Peery’s Egyptian Theater
2415 Washington Boulevard, Ogden
Peery’s Egyptian Theater in Ogden is a rare gem. A former “movie palace” turned national historic site, the theater now houses movies, plays and performances that locals and visitors can attend. (Read: Mountains, Markets & Music: Spend 48 Hours Exploring Ogden)
Its facade bordered by two ornate columns and decorated with Egyptian statues and hieroglyphics, Peery’s welcomes visitors to the golden era of moviegoing. Its box office, which still stands today, is straight out of a time capsule — you can almost see the 1930s theatergoers lined up for tickets.
Step into the auditorium of the theater and you’ll be greeted with more elaborate architectural stylings along the walls and around the stage (Read: Art Deco in Motion: Ogden’s Creative Remodel). The whole auditorium room was built to represent a temple court in Egypt, with a dome ceiling decorated to represent a desert sky. The theater is one of few left of its kind in the United States that has its "atmospheric ceiling” still intact. When the show begins, watch the daytime lighting change to dusk, and then a starry night sky appears over head.
9104 2700 South, Magna
The Empress Theatre is a shining example of what small-town theaters use to be, and how they continue to serve their community in the modern era.
Built in 1916 on Main Street in Magna, Utah — just west of Salt Lake City — the Empress Theatre stands out with its neo-classical architecture. The front facade of the building is impressive, with ornate Beaux-Arts architectural style trim lining the entry to the lobby, framed by colorful bricks stacked in intricate patterns. Above the facade, surrounded by intricately carved rosettes, the word “Empress” stands out in old-style signage, designed before the days of neon lights and screens.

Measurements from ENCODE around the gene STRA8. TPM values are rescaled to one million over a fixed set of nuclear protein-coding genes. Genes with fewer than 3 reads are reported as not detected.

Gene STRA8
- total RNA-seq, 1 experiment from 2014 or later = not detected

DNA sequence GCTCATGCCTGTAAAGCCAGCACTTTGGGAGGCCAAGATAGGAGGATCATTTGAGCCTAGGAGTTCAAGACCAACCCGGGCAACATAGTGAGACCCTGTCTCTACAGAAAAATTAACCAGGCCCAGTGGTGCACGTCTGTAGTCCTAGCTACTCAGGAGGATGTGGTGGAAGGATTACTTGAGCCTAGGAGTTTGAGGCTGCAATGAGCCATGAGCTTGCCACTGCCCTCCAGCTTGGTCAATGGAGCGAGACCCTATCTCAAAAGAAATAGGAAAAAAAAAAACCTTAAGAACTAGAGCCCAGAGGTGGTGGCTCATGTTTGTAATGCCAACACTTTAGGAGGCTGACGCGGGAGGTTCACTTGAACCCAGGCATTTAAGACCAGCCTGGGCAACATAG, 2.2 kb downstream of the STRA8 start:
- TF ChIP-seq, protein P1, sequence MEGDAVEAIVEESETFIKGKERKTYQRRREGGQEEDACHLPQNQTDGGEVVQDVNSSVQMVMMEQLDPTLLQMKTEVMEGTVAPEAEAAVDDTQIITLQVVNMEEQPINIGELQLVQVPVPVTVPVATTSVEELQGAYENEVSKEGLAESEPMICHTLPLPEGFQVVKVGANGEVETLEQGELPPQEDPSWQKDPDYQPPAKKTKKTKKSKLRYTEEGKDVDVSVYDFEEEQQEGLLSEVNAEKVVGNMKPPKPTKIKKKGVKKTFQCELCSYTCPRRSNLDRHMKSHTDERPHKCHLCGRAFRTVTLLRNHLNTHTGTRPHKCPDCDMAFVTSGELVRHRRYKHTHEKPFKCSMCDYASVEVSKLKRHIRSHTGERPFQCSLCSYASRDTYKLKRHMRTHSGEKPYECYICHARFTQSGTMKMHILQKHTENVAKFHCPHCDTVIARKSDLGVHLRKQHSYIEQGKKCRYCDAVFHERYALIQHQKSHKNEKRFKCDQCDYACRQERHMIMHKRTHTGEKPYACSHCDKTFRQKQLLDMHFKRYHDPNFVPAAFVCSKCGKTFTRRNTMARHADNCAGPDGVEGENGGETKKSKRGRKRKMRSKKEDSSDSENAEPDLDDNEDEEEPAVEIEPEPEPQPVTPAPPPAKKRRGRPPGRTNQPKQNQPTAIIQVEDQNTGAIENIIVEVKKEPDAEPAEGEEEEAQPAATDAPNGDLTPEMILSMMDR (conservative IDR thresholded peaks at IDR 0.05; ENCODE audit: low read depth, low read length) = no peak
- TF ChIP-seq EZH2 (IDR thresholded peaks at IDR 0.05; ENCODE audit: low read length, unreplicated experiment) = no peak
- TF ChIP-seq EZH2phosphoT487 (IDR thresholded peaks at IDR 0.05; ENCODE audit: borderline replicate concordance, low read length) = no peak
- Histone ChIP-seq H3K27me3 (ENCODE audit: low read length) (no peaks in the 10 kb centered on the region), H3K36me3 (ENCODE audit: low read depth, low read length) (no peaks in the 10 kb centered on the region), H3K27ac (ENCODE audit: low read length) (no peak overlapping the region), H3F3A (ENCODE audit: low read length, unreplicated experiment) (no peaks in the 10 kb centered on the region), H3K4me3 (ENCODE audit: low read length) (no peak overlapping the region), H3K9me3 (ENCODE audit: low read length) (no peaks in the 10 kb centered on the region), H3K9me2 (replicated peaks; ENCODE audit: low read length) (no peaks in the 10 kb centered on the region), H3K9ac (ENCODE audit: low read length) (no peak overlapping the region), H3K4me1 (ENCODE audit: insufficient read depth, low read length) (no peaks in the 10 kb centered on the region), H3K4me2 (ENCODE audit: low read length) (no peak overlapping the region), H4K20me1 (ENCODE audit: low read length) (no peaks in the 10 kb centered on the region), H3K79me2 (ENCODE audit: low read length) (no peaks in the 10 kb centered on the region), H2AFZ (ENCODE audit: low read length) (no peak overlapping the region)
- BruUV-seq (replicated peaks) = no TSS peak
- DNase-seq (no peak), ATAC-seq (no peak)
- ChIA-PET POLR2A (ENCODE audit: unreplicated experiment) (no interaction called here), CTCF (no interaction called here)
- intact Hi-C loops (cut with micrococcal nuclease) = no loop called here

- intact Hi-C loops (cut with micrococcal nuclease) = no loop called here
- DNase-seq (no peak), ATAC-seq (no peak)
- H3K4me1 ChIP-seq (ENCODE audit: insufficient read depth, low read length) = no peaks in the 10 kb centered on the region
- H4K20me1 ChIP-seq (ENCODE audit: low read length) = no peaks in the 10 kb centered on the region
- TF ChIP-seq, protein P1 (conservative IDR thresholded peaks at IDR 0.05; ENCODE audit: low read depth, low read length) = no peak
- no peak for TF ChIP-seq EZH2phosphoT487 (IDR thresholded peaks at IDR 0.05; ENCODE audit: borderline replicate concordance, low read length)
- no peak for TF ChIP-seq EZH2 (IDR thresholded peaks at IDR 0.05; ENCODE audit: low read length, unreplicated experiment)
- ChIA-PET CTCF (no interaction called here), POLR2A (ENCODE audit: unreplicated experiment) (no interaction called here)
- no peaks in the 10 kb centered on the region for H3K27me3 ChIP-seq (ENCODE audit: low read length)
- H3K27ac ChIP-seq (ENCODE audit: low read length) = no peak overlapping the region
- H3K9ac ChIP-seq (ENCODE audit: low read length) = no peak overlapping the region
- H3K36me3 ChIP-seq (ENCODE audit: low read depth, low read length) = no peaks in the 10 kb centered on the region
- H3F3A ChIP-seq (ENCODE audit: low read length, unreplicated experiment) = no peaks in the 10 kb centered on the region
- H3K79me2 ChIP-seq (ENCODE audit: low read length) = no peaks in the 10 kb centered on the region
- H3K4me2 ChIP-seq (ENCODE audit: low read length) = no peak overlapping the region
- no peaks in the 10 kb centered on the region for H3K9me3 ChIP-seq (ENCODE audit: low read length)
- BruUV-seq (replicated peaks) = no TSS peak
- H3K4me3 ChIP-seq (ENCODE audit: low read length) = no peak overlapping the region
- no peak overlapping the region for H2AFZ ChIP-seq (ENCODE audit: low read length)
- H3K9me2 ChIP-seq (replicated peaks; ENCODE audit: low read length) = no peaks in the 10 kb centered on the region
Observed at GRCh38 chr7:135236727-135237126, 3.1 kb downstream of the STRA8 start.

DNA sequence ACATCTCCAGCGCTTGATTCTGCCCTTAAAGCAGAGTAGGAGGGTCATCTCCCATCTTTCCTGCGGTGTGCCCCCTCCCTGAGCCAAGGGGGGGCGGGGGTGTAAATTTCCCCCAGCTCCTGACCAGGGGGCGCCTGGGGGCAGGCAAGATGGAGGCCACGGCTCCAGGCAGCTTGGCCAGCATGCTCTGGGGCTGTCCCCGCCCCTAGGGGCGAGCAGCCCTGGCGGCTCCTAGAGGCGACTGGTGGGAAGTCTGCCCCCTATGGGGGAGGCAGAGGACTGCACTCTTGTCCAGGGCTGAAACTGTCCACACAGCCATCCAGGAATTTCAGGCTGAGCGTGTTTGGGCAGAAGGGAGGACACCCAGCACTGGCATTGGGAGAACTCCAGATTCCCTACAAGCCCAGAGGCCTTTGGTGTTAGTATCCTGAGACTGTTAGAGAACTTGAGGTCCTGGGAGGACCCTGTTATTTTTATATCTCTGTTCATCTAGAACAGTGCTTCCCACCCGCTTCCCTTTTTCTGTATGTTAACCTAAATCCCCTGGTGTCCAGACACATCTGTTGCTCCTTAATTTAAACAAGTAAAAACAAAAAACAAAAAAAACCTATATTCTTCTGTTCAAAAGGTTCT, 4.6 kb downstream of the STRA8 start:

A staple of the Magna community, who saw a boom in copper production in the early 1900s, the Empress Theatre has remained a staple of Magna’s Main Street over the years. After being designated a National Historic Place in 1985, a group of community volunteers came together to operate the theater.
Stop by the Empress Theater for a community production and step into Magna’s history. Having put on over 116 productions since 2006, the volunteer staff are committed to keeping the Empress’s doors open and the arts alive in the northwest corner of the Salt Lake Valley.
"The Empress Theatre is a shining example of what small-town theaters use to be, and how they continue to serve their community in the modern era."
50 West 200 South, Salt Lake City
Visit the Capitol Theatre in downtown Salt Lake City, and take a step back in time with architecture mimicking buildings of the Italian Renaissance. Originally built in 1913 as the Orpheum Theatre, the theater housed some of the city’s most lively vaudeville performances. Now, it’s home to Utah’s most prestigious performance groups like Ballet West, Utah Opera and the Children’s Dance Theater.
When visiting the Salt Lake area, be sure to check the Capitol Theatre calendar and catch a performance while you’re in town. While the outside of the building is ornate and eye-catching, the true beauty lies inside the auditorium. In 1979, Salt Lake County conducted extensive renovations of the theater, restoring it to its original look and feel.
Enter the sprawling, two-level auditorium and you’ll be greeted by a massive chandelier that fills almost the entire ceiling with hundreds of sparkling lights. Trace the original brass and wooden railings with your finger that were restored with care during a recent renovation, or walk the lobby, taking in the intricate glass and Italian tile designs on the walls and floors. No matter what brings you to the Capitol Theatre, you’ll quickly see why it’s one of the premier performing arts spaces in the state of Utah.